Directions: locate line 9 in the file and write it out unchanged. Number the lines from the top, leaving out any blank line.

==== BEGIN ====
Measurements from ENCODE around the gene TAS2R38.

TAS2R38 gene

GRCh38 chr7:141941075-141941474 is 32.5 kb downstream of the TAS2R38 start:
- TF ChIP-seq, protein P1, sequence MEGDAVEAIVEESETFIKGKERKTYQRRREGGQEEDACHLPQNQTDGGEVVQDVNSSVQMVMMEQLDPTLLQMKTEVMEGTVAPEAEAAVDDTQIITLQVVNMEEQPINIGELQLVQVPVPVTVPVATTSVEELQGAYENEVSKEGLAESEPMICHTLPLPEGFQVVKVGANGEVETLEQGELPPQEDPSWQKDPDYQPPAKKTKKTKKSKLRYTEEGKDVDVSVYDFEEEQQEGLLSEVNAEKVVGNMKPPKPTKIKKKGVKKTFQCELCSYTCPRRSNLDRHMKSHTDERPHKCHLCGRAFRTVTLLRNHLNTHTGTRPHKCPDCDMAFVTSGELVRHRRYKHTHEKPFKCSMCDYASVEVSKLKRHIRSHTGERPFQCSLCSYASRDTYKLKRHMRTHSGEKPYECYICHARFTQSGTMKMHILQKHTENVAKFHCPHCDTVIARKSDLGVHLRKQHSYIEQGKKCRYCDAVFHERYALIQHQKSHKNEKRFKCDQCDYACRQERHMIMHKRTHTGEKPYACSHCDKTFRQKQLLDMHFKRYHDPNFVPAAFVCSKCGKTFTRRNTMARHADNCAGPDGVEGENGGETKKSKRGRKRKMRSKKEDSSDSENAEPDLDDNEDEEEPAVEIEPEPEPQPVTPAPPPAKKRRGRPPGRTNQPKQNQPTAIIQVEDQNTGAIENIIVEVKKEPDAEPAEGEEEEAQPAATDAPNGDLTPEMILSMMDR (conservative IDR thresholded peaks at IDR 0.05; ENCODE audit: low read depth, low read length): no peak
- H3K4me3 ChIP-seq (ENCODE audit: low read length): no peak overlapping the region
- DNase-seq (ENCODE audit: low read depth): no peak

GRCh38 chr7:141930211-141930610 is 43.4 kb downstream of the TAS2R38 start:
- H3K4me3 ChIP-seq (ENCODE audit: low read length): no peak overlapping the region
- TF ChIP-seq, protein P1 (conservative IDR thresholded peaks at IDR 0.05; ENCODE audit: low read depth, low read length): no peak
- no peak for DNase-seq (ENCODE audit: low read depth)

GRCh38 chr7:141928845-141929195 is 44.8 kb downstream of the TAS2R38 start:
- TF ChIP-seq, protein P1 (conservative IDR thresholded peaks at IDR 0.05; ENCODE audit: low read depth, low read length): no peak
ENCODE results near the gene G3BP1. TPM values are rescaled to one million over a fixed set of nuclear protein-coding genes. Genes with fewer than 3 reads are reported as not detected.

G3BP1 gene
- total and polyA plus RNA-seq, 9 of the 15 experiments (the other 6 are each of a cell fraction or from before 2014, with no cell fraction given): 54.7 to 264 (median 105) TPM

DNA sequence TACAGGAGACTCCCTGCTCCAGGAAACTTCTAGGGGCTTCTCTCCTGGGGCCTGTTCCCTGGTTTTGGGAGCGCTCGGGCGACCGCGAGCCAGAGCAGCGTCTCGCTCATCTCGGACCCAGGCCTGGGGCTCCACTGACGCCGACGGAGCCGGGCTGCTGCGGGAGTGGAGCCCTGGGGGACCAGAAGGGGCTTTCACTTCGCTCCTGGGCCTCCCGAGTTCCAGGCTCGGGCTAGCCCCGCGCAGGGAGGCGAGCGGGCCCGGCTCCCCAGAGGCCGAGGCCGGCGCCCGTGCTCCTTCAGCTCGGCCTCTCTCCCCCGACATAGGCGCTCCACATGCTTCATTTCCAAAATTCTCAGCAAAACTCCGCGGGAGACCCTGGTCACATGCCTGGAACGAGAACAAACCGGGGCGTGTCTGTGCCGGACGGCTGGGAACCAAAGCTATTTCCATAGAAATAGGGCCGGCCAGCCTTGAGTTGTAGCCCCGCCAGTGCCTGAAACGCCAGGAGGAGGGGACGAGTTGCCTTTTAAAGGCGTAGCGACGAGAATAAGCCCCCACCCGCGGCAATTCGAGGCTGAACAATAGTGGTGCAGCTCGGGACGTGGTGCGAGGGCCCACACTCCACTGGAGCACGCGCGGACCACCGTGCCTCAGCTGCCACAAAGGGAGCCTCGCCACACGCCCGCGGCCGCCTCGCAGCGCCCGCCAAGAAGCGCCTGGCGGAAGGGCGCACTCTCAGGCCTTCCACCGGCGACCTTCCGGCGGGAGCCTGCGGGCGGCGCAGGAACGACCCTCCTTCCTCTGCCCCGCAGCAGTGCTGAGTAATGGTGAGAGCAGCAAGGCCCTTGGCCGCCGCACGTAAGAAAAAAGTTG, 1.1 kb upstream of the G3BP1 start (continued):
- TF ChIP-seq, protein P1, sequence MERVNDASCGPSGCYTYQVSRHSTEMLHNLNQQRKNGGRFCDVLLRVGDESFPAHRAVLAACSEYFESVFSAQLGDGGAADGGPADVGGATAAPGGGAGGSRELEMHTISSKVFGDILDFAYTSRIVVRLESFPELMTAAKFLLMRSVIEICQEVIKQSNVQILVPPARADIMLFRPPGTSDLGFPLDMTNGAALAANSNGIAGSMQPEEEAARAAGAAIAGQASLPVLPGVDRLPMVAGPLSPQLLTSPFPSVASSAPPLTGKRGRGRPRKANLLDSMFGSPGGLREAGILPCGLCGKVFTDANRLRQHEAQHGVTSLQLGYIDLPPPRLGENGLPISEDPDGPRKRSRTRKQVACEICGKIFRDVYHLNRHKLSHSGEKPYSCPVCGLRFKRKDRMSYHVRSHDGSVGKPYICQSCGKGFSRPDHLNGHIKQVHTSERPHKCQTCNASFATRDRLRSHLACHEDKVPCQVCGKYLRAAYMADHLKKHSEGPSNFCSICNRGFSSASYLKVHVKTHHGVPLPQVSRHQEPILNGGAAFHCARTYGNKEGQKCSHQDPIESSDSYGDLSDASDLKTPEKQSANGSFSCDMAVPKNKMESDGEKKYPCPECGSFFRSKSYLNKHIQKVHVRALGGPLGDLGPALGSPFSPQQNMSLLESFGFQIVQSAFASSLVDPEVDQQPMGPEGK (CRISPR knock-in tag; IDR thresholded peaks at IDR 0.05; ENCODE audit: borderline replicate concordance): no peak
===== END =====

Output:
- TF ChIP-seq, protein P1 (conservative IDR thresholded peaks at IDR 0.05; ENCODE audit: low read depth, low read length): no peak